4 Tips for Making a Your First Movie 4 Tips for Making a Your First Movie
If you’re a film and TV enthusiast, you have probably found yourself fantasizing about making your own home movie on more than one occasion.... 4 Tips for Making a Your First Movie

If you’re a film and TV enthusiast, you have probably found yourself fantasizing about making your own home movie on more than one occasion. How hard can it be, right? All you need is a good camera, an intriguing script, a few actors, the right kind of lighting and you’re good to go. Or so one would think. The truth is, it’s not all that easy to make a home movie that will look professional enough to show off on YouTube. There are various factors to consider before you even get started, and adhering to a few simple rules will make the difference between a wobbly, dark and amateurish film, and a well-lit and steady movie with an indie vibe.

Before you create intricate backdrops, hire your local retirement community as actors, and get the camera rolling, check out the five important tips that will help you make a great home movie. Check out this resource on The Talent Bank for general advice on making movies.

1.      Get to Know Your Camera

Before you even begin to start filming, make sure you have familiarized yourself with all the options and features your camera has to offer. It would be really frustrating to have to call “cut” and stop to fiddle with the camera’s settings all the time. Spend a few days or even longer filming everyone and everything around you before you start filming your actual movie. In doing so, you will be able to experiment with different camera settings, lights and the zoom, and will get a clearer idea of what you will need to pay attention to when the time comes to shoot your film. This way you will ensure a smooth filming process with minimal disruptions.
You don’t need a professional camera for your home movie, you can even use your smartphone if its camera is of high enough quality. Hollywood directors will appreciate a movie well done whether its shot on a phone camera or the last bad-boy used for serious cinematography!

2.      Know Your Script

If you’re looking to have a laugh, get drunk with a few friends and just see what happens – by all means: improvise and just go with the flow. But if you’re serious about making a great home movie, you’ll want to follow a script. Write up a script focusing on three key details: the environment, the subjects and the dialogue. Even if you end up improvising certain things, it is always good to have a guideline. Plus, if you are working with other people, they will know what is expected of them prior to shooting a scene, and will go into it with more confidence.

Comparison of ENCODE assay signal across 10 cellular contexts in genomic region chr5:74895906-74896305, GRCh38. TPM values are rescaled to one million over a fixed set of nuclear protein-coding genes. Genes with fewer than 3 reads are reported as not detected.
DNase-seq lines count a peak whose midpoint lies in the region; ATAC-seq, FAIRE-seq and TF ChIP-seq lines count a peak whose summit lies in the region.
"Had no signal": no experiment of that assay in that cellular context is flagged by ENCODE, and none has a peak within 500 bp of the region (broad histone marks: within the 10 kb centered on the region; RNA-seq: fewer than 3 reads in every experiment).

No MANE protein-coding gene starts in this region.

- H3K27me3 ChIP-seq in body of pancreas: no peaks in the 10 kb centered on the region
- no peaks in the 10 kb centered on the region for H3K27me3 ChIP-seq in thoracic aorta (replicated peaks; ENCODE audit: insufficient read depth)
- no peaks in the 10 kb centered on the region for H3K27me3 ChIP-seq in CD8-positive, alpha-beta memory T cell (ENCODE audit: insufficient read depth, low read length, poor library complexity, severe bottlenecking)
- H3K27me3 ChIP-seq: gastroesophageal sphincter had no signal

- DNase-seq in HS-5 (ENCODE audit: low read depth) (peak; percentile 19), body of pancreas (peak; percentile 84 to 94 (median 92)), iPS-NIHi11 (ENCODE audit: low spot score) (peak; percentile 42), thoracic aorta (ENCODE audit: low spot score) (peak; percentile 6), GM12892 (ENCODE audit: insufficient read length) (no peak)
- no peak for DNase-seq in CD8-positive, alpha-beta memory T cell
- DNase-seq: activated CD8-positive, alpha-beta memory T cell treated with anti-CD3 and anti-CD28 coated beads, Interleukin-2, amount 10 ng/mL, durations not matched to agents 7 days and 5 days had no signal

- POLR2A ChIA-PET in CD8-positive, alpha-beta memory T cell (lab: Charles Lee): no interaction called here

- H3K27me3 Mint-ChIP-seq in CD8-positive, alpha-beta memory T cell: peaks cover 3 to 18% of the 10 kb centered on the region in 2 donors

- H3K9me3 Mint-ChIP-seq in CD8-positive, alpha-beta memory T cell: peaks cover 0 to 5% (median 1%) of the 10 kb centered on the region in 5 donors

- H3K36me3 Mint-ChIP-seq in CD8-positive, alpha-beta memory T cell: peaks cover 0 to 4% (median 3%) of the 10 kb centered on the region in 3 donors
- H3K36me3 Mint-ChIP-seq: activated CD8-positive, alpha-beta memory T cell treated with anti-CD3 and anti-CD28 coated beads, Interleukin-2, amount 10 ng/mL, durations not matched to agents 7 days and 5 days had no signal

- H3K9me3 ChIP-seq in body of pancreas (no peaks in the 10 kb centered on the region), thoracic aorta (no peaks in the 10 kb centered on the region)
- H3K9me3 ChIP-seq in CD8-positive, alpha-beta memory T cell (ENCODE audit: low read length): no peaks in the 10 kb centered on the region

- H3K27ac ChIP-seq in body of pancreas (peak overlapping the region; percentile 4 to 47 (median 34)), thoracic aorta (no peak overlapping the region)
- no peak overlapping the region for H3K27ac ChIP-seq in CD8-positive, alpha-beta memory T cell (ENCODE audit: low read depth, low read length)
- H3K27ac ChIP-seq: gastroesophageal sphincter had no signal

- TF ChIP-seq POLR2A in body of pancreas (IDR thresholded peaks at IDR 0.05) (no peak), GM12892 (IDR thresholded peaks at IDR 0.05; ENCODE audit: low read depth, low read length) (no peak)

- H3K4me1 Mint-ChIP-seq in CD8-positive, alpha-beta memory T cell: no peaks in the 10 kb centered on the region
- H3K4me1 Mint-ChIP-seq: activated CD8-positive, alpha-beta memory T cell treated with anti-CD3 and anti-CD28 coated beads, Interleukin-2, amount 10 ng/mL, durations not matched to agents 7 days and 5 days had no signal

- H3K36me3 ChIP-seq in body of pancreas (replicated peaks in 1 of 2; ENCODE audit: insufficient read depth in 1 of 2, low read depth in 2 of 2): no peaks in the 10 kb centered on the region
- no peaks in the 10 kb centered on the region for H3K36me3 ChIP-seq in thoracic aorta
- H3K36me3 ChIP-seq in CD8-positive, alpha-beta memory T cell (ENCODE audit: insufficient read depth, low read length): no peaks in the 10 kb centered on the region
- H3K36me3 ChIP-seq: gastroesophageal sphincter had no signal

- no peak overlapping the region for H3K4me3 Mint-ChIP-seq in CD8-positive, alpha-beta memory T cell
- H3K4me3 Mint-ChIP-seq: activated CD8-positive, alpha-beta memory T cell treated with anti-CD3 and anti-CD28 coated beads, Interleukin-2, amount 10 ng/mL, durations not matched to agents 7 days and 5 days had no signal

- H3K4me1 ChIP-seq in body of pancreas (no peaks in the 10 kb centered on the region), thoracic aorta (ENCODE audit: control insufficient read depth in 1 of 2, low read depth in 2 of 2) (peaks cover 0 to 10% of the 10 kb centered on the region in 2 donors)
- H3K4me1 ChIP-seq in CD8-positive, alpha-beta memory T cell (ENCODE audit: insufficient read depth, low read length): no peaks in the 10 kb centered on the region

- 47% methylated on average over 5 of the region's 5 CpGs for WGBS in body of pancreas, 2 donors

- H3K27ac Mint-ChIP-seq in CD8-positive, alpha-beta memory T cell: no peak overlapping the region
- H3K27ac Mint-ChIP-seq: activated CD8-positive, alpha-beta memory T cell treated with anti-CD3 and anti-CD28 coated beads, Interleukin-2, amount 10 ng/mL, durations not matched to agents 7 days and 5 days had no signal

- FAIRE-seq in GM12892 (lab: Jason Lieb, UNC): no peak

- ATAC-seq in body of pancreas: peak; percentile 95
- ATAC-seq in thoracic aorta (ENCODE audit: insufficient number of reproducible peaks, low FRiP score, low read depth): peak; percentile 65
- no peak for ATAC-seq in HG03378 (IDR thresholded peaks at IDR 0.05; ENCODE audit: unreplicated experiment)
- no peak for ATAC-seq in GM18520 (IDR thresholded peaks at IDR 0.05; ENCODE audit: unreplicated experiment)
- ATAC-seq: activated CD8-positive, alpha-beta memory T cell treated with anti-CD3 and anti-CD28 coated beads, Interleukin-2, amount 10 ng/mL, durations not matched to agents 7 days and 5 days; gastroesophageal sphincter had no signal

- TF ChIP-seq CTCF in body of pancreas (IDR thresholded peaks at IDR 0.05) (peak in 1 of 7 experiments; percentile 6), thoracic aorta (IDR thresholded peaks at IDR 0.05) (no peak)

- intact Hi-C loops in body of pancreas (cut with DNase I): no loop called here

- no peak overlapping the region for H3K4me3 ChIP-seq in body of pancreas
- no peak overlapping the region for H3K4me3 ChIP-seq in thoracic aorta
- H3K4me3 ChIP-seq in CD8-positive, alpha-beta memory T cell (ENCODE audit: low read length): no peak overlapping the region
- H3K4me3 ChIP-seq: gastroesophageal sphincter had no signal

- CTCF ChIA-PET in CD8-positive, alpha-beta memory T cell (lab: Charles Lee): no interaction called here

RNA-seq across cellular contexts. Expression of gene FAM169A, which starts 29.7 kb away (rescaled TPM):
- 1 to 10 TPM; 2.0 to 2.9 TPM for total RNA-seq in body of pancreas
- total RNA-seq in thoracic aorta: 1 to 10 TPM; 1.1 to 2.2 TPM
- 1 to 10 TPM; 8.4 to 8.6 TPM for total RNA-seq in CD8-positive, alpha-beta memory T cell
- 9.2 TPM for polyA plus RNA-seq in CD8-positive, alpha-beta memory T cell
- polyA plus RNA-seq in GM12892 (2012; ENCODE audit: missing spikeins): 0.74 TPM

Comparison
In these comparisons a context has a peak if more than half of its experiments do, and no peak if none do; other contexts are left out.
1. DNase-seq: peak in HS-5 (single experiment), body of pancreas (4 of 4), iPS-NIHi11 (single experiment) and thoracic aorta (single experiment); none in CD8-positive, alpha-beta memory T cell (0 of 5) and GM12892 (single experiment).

Once you have put your script down on paper, you will also be able to determine whether you can use specific filming styles to complement the storyline. For example – is the protagonist drunk or intoxicated? Perhaps consider using a hazy filter to emphasize it. Is the lead character depressed or sad? Allow your backdrop to reflect his feelings by placing him against a lonely, dark backdrop or a desolate landscape. Get help with writing your script on the Writersroom.

3. Lighting

The most important aspect to making a great home movie is the lighting. Yes, there’s a reason why all Hollywood actors look amazing on film – and it’s not just the make-up! The lighting will not only set the tone of your film, it will also contribute to how your actors are perceived on film. If you are shooting outdoors, early morning to noon provides the best light possible. If you’re trying to bring a whimsical, romantic flair to your film, you can also experiment with the sunset, just keep in mind that your time will be limited as the light changes rapidly at these hours. If you are shooting indoors, consider investing in flood lights – by positioning them in different corners of the room, you can achieve near professional lighting, or even play with shadows.

4. Angles

If you want to add more depth to your home movie, film your subjects from different angles. Not only will this add to the visual complexity of your movie, it will also add another layer to your characters. Your audience will subconsciously begin to study your character’s emotional landscape based on the angles he is shown from and what he sees, urging viewers to read between the lines.

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Jon Dingle Editor

A film journalist, writer and a filmmaker in business for over 20 years. I am passionate about movies, television series, music and online games.